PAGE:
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In 2015, the Office of Personnel Management’s (OPM) computer systems suffered a series of devastating cyber attacks that uncovered roughly 21.5 million federal employees’ personal information. The breaches—attributed to Chinese hackers—resulted in the exposure of federal employees’ extremely sensitive information, including Social Security numbers. Over the past decade, similar cyber attacks on consumers’ personal information have occurred within the private sector with alarming frequency. The OPM breaches highlight a disturbing trend concerning the federal government’s ill-preparedness in dealing with cybersecurity incidents in the public sector.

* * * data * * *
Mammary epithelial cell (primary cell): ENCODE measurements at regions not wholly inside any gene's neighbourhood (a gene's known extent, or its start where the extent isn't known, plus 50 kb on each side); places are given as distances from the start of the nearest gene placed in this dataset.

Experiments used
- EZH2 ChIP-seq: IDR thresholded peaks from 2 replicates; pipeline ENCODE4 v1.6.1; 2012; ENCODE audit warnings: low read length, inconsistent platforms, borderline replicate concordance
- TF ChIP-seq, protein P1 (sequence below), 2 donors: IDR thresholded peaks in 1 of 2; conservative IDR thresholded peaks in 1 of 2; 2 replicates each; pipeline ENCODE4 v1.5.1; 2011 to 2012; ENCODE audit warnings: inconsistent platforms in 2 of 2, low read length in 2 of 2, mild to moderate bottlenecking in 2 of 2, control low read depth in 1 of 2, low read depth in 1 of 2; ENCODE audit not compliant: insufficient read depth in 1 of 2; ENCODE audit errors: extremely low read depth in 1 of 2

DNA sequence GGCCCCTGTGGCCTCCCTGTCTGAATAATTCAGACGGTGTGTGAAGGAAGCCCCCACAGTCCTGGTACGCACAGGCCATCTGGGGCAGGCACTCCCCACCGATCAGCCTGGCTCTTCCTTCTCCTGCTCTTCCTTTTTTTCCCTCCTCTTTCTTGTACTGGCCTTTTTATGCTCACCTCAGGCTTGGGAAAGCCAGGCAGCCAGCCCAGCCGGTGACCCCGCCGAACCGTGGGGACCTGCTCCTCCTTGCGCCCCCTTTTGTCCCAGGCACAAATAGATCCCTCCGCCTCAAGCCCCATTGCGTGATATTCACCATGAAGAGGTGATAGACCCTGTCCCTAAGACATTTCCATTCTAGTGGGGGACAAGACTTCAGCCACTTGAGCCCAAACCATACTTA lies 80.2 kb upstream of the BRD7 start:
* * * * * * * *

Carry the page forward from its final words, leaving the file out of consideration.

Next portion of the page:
This Note will confront the question of whether the Cybersecurity Act of 2015 (Cybersecurity Act)—stemming from the proposed Cybersecurity Information Sharing Act (CISA) and Federal Cybersecurity Enhancement Act of 2015 (FCEA) (collectively referred to as S.754)—can adequately address the security and civil liability inadequacies that exist under the current legislative framework. Part II.A will explore the existing patchwork of statutes, executive orders, and administrative entities that currently control state protection of personal information and state responses to cyber attacks. Part II.B will examine civil liability issues in both the private and public sectors under the current legislative framework. Part II.C will detail the provisions of S.754 and the Cybersecurity Act. Following an analysis of the Cybersecurity Act’s strengths and weaknesses, Part III of this Note will provide proposed changes particularly in the areas of cyber attack protection and liability concerns. Ultimately this Note argues that the Cybersecurity Act is inadequate to address the issues of protection and redress that currently exist.